This post was written by Shaine Scarminach, a UConn History Ph.D candidate who is a student assistant in Archives & Special Collections.
Walking around the Storrs campus, you might notice the name “Whitney” in places. It rests on a street sign here; sits in stone above an entrance there.
But who is this Whitney? And how do they fit into the University of Connecticut’s long history?
The Whitney family made a lasting impression on the University of Connecticut, though that impression has faded with time.
Edwin Whitney, a local school teacher, built the first building and provided the first land for the school when it was founded in 1881 as Storrs Agricultural College.
Edwin completed the structure in 1864 with the plan to open a private school for boys. But he offered it to the state a year later as a home for Civil War orphans. It served this purpose until 1875 when all the children had aged out of the program.
The building and its fifty-acres of land were then sold in 1878 to Charles and Augustus Storrs, who handed the parcel back to the state a few years later to help found the institution that became the University of Connecticut.
Edwina Whitney, named after her father who died shortly before she was born on February 26, 1868, also played an important role in the early history of the school.
Edwina grew up in Storrs and spent most of her life there. Her mother even operated the post office out of their home for a time.
Edwina left Storrs to attend Oberlin College in Ohio, graduating in 1894. She then taught for a year in Wisconsin before returning to Connecticut. After completing a summer library science course at Amherst College, she took the position as College Librarian in 1900. She would hold it for the next thirty-four years.
Edwina’s career as college librarian began in spartan circumstances. The library at what was then known as the Connecticut Agricultural College was kept to two rooms in the main building, lighted only by dim kerosene lamps.
Over the years, library accommodations (as well as her salary) improved, though student behavior stayed a perennial problem. She noted in her diary that she felt at times “like throwing the books at students,” but she soldiered on nonetheless.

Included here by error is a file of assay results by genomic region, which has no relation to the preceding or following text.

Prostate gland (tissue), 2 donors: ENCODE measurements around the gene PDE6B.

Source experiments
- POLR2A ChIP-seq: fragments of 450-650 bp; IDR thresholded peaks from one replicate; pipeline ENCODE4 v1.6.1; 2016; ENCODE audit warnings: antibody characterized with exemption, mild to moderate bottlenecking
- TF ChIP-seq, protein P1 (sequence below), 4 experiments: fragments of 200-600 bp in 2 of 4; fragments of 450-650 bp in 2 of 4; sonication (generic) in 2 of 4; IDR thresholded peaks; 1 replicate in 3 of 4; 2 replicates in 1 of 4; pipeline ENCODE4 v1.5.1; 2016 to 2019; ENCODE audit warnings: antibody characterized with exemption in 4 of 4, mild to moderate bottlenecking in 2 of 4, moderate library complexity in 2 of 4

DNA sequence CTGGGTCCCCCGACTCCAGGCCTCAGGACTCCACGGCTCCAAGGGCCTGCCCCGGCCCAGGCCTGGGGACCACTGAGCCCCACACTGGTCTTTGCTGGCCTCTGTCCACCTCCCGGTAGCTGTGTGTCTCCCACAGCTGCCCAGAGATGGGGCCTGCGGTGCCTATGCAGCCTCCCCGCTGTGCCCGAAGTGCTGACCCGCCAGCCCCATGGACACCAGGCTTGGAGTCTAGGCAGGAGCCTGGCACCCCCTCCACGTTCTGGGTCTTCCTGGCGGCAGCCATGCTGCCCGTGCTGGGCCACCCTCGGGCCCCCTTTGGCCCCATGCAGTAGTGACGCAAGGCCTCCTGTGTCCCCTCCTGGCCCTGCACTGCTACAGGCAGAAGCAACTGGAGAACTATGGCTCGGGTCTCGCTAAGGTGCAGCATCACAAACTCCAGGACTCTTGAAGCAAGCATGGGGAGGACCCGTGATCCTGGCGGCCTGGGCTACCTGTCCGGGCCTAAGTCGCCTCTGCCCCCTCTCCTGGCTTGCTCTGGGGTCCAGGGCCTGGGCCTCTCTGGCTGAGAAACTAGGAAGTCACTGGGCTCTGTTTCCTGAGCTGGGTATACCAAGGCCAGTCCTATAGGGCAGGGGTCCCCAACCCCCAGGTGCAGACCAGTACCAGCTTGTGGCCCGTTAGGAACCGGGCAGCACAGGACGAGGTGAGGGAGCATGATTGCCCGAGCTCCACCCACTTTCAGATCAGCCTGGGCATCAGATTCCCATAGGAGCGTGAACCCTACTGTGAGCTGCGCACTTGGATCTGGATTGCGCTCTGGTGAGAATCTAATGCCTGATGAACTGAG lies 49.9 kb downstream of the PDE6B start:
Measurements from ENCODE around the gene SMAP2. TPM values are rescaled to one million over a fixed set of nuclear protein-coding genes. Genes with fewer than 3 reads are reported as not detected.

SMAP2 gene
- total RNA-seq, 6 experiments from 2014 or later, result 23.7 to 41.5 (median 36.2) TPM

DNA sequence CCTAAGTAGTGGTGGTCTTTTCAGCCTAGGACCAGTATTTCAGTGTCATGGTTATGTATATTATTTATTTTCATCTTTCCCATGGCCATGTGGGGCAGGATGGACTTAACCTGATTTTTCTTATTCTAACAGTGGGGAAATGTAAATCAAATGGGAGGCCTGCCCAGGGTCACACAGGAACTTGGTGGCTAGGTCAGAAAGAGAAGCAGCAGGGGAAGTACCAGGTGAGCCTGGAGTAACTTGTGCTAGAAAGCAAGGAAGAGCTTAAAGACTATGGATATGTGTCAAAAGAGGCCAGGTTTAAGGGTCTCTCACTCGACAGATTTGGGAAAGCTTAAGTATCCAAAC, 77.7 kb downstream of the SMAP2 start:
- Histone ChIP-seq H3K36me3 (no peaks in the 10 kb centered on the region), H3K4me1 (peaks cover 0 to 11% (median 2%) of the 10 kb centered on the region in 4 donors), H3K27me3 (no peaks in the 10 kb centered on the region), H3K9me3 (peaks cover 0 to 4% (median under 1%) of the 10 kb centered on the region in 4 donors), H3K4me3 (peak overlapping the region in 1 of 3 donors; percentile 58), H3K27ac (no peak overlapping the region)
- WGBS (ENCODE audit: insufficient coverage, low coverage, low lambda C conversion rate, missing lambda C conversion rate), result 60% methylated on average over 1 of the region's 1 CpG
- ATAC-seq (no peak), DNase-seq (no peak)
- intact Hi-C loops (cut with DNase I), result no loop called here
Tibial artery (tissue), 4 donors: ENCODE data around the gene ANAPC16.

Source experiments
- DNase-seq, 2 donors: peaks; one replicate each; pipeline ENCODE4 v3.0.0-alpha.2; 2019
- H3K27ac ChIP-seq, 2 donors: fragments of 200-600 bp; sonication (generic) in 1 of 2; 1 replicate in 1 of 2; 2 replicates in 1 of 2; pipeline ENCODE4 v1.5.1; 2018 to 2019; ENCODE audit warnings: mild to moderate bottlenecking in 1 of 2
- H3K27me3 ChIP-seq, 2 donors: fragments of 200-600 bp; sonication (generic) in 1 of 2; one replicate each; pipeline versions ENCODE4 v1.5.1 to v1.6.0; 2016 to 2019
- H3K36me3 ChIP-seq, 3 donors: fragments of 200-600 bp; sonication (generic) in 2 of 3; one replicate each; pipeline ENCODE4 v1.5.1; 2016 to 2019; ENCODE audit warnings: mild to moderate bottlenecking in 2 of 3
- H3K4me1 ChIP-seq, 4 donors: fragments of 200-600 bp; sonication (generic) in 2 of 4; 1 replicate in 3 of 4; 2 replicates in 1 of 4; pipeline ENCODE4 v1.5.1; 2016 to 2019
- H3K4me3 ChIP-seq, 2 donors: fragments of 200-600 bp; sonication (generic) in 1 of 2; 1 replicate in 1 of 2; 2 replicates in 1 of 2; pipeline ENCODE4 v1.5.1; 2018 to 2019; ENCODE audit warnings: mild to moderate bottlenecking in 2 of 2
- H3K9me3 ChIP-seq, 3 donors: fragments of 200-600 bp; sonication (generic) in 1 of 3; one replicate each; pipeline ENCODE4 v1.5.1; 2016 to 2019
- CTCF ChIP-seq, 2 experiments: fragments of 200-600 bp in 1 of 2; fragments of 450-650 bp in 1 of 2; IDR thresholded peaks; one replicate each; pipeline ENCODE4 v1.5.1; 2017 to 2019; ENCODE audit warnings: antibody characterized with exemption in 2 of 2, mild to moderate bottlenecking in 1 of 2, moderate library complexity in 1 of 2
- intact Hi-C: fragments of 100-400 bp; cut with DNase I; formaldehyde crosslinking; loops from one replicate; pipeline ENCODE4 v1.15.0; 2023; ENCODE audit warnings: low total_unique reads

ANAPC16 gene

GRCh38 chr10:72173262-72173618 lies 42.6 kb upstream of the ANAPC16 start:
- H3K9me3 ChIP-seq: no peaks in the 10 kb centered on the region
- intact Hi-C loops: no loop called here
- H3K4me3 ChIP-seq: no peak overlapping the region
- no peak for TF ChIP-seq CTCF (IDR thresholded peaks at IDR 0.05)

Along with her library duties, Edwina also taught courses at the college, usually in German or American literature. Occasionally, though, she was pressed into teaching a subject outside her expertise.
During the First World War, she was tasked with leading 100 students in a course on Connecticut geography. When she protested that she knew nothing about the subject, Charles Beach, President at the time, told her: “Well, nobody else does. So do it. It’s up to you.” Mercifully, she only had to deliver a few lectures before most of the students were drawn into the war effort.
When Edwina became librarian in 1900, the CAC faculty numbered only nineteen and the population of Storrs was a paltry 1,800 persons. Thirty-two and single, she found the social life around campus stifling.
In particular, she resented having to sit out social events due to her unmarried status. Some of the sharpest barbs in her diary were reserved for these occasions.
Writing about one celebration on campus, she sardonically recorded: “Unmarried couples made goo goo eyes and finally anchored by each other’s side, while the few old maids like myself wandered around disconsolately counting the minutes until we could decently leave.”
In later years, Whitney’s social circle widened and she became a fixture in the town, taking on prominent roles in her church, community organizations, and even serving as local historian.
In 1934, Edwina was forced to retire from her position as college librarian, a fact she accepted with bitterness at first. Some of her supporters around campus urged her to challenge the decision, but she declined.
A faculty committee was drawn up to recognize her achievements, and she received an honorary degree at commencement that year. An issue of the school newspaper was also largely dedicated to her legacy.
In 1968, on her centennial birthday, the University threw a celebration in her honor, and she passed away two years later in 1970.
Edwina Whitney Residence Hall, named after the former librarian in 1938, still stands on the Storrs campus today, as does her original family home.
The family home became known as International House in 1964, a gathering place for international students on campus. Later, it held the Division of International Affairs. Now it sits unoccupied, only adding to the picturesque landscape around Mirror Lake.
In 1928, the original building Edwin Whitney built became faculty housing until it was condemned by the state and razed in 1932. Only a stone marking the front-step remains.
A portrait of Edwina Whitney can be found in the Wilbur Cross building, which was constructed in 1938-1939, specifically to be the University’s library.
In a speech, Walter Stemmons, one of UConn’s great chroniclers, said that a university is really just an idea. But surely the books and buildings count for something too. The Whitney family’s story, at least, shows how central they were to the University’s early years.
Asking why this was never opened as a museum? A student could give tours and would get paid. Charge for admission. There is so much history to Uconn. Could show original maps of land donated.
To the best of our knowledge an institutional museum has never been proposed but we have passed your suggestion on to the University administration.